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Nominal Compounds, the Principle of Compositionality - Universität ...

A relational definition, relation t(x1 ... xn) is G, specifies that **the** type label t for a conceptual relation is defined by **the** n-adic abstraction (λ x1 ... xn) G. The body G is called **the** relator **of** t. For example, **the** relation type AGNT may be defined in terms **of** a concept **of** type AGENT T as follows: relation AGNT(x, y) is [ACT:*x] T ← ( LINK) ← [AGENTT ] → (LINK) → [ANIMATE:*y] The number **of** concepts required by a relation type is called its valence. The signature **of** a relation type is **the** sequence **of** **the** most general concept types to which it can be linked. Since **the** AGNT-relation links an ACT to an ANIMATE, its signature is . The signature poses restrictions on **the** use **of** a relation. A relation can only be linked to concepts whose types are ei**the**r identical to those specified in **the** signature or are subtypes **of** **the**m. Thus **the** conceptual graph [STONE] ← (AGNT) ← [CRY] in its literal meaning is not semantically well-formed, because while CRY is a subtype **of** ACT, STONE is not a subtype **of** ANIMATE. Although **the** primitive relation type LINK is dyadic, we can define relation types **of** arbitrary adicity. The conceptual graph represented in Figure 1 contains **the** monadic relation type PAST which is defined in terms **of** **the** dyadic relation types point **of** time (PTIM), successor (SUCC) and **the** contextually defined time #now as follows: relation PAST(x) is [SITUATION: *x] → (PTIM) → [TIME] → (SUCC) → [TIME: #now]. Relational expansion is **the** counterpart **of** type expansion. Given **the** relational definition: relation BUILD(x, y) is [PERSON: *x] ← (AGNT) ← [MAKE] → (RSLT) → [BUILDING: *y] or equivalently BUILD = [PERSON: λ1] ← (AGNT) ← [MAKE] → (RSLT) → [BUILDING: λ2], **the** type label build in [PERSON: John] ← (BUILD) → [HOUSE:*] can be replaced by its definition yielding [PERSON: John] ← ([PERSON: λ1] ← (AGNT) ← [MAKE] → (RSLT) → [BUILDING: λ2]) → [HOUSE:*], which can be simplified to [PERSON: John] ← (AGNT) ← [MAKE] → (RSLT) → [HOUSE: *] by a form **of** λ-conversion. 3.5 Schemata and Prototypes Whereas types are defined by stating **the** necessary and sufficient conditions that distinguish **the**m from o**the**r types, which is formally achieved by canonical graphs specifying a supertype (genus proximum) and **the** distinguishing concepts and relations (differentia specifica), schemata specify **the** concepts and relations that are commonly associated with a certain concept type. Schemata go beyond type definitions in that **the**y incorporate domain-specific knowledge about **the** typical constellations **of** entities, attributes, and events in **the** real world. A concept type may have at most one definition, but arbitrarily many schemata. 13 A prototype is a specialisation **of** a type by a collection **of** one or more schemata which show **the** form **of** a typical representative. Prototypes exhibit default values that are valid for a typical case, but not necessarily for a particular case. 14 13 The set **of** related schemata associated with a concept is called a schematic cluster. 14 Although metaphors are important for an analysis **of** compounding I will not consider **the**m here. Metaphors appear to violate **the** rules for combining canonical graphs. However, WAY (1991) developed a technique for handling metaphors by dynamically extending **the** type hierarchy.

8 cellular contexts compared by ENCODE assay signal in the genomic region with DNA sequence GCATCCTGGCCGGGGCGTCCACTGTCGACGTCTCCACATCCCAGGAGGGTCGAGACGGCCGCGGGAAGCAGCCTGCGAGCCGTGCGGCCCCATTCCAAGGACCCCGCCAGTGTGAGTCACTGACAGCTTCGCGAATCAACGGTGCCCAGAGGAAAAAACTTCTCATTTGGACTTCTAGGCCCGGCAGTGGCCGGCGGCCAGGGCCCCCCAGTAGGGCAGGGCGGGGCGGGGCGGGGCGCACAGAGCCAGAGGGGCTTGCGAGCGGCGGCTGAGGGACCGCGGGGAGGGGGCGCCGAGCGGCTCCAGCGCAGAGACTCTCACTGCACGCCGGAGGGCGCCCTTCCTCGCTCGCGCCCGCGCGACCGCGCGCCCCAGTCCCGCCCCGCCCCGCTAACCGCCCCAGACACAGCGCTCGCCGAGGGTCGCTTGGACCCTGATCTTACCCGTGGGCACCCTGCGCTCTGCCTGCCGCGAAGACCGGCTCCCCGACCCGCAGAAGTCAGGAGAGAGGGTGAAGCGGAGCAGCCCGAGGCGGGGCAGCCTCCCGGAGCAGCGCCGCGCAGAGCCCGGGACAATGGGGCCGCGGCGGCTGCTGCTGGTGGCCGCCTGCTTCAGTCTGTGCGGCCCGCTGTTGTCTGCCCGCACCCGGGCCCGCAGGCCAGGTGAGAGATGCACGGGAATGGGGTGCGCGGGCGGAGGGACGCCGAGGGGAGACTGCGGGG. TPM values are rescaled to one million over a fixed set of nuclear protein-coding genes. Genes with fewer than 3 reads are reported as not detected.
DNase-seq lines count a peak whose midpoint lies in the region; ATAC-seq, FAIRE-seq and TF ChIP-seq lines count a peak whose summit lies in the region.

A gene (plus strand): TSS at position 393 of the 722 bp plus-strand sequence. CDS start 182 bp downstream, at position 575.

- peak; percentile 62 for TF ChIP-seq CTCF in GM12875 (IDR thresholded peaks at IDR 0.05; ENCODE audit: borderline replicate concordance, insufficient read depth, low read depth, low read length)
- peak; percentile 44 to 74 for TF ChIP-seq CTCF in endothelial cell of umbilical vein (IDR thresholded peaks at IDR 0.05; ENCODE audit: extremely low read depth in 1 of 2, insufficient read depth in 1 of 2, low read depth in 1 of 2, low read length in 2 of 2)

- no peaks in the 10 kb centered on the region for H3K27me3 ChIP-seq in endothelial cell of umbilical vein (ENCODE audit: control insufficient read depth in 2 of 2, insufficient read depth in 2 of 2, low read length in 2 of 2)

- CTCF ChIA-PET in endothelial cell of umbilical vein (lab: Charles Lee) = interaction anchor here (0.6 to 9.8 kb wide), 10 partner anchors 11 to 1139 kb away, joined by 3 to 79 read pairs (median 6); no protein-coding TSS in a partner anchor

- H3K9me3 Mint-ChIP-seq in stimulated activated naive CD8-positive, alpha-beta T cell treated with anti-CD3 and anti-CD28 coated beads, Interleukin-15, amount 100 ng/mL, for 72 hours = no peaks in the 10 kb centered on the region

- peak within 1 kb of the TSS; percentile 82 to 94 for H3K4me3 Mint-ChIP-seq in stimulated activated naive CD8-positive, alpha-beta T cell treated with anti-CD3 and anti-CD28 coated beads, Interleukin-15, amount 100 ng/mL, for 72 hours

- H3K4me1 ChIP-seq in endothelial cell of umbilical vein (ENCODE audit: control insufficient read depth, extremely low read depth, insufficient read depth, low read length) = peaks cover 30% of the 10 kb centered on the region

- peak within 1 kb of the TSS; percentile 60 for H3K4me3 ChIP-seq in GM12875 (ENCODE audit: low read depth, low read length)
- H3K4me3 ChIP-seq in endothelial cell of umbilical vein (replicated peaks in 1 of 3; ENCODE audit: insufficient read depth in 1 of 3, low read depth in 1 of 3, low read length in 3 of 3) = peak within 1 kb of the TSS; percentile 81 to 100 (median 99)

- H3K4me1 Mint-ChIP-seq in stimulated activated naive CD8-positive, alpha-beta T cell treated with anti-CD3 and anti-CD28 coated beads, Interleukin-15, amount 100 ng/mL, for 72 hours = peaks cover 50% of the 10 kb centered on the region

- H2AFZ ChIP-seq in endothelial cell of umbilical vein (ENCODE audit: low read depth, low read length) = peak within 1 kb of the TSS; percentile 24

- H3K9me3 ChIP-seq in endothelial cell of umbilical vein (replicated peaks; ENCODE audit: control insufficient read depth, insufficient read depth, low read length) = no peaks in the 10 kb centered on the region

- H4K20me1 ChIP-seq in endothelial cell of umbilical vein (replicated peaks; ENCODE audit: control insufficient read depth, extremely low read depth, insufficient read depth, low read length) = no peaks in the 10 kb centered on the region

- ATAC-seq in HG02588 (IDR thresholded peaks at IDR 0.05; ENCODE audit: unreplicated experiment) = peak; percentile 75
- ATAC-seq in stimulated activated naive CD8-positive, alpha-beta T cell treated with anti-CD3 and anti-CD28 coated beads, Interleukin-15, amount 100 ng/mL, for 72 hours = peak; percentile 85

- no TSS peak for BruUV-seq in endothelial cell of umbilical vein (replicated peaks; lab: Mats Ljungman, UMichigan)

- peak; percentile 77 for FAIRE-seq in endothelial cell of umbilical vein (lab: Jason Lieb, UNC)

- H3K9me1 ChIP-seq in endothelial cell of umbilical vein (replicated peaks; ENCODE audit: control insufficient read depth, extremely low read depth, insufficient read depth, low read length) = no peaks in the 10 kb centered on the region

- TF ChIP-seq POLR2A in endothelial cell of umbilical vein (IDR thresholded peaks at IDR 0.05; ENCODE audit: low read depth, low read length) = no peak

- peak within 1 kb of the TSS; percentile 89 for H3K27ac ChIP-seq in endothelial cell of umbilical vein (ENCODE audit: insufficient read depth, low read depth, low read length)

4 Conceptual graphs in action 4.1 The compositionality principle As has been pointed out in **the** beginning, **the** interpretation **of** non-lexicalised compounds presupposes some version **of** **the** principle **of** compositionality, assuming that **the** meaning **of** an expression is derivable from **the** meanings **of** its constituent elements toge**the**r with its syntactic structure and surrounding context. The close relationship between syntax and semantics can be illustrated with sentences that are structurally ambiguous: (1) John talked to **the** man in **the** garden In this sentence **the** reference **of** **the** local prepositional phrase in **the** garden is ambiguous: (2) [[John]NP [talked [to **the** man]PP [in **the** garden]PP]VP]S (3) [[John]NP [talked [to [**the** man [in **the** garden]PP]NP]PP]VP]S These different syntactic structures correspond to different semantic structures. In terms **of** conceptual graphs (4) is **the** reading corresponding to **the** analysis in (2) and (5) is **the** reading **of** analysis (3): (4) in **the** garden specifies **the** location (LOC) **of** talk [TALK] – (AGNT) → [PERSON:John] (RCPT) → [MAN:#] (LOC) → [GARDEN:#]. (5) in **the** garden specifies **the** location **of** **the** man: [PERSON:John] ← (AGNT) ← [TALK] → (RCPT) → [MAN:#] → (LOC) → [GARDEN:#]. The semantic representation (in terms **of** conceptual graphs) is incrementally derived by joining **the** conceptual graphs associated with each constituent under **the** (partial) control **of** **the** syntactic rules. In **the** present context **the**se are assumed to be based on some version **of** **the** X -schema, preferably with binary branching, augmented by arguments representing conceptual graphs and operations that perform a join on **the**se graphs. We will assume **the** following framework: 1. A lexicon that associates each word with a concept type and one or more canonical graphs. In **the** case **of** natural types **the** graph may consist **of** a single concept. With verbs, adjectives and role types **the** associated canonical graphs can be quite complex. Concept types may be primitive or defined, in which case **the** type definition may come into play. Concept types may be associated with schemata and prototypes to account for background knowledge. 2. Every canonical graph associated with a node in **the** syntax tree contains a concept marked as its head concept. The head concept is **the** starting point for **the** unification **of** this graph with **the** graphs **of** o**the**r nodes. 3. Each phrase structure rule has **the** general form X n (G) → Y(G1) X n–1 (G0) Z(G2), {G = join(G0, G1, G2), where Y and Z may be empty. If both Y and Z are empty, G = G0. 4. The canonical graph **of** category X n-1 is formed by unifying **the** head concepts **of** **the** categories Y and Z ei**the**r with **the** head concept **of** X n-1 or with ano**the**r concept in **the** graph associated with X n-1 . The head concept **of** X n is identical with that **of** X n–1 . 5. If **the**re are more alternatives for **the** unification **of** **the** head concept with **the** concepts **of** **the** o**the**r graphs, **the** decision may be controlled by **the** syntax rule. The selection **of** **the** **the**matic role **of** **the** subject may follow a **the**matic hierarchy like (AGNT < EXPR < INST < PTNT < … etc.). 6. Syntactic ambiguities may be resolved by constraints that hold for **the** unification **of** conceptual graphs. 7. More complex conceptual structures may be built on **the** basis **of** schemata and prototypes.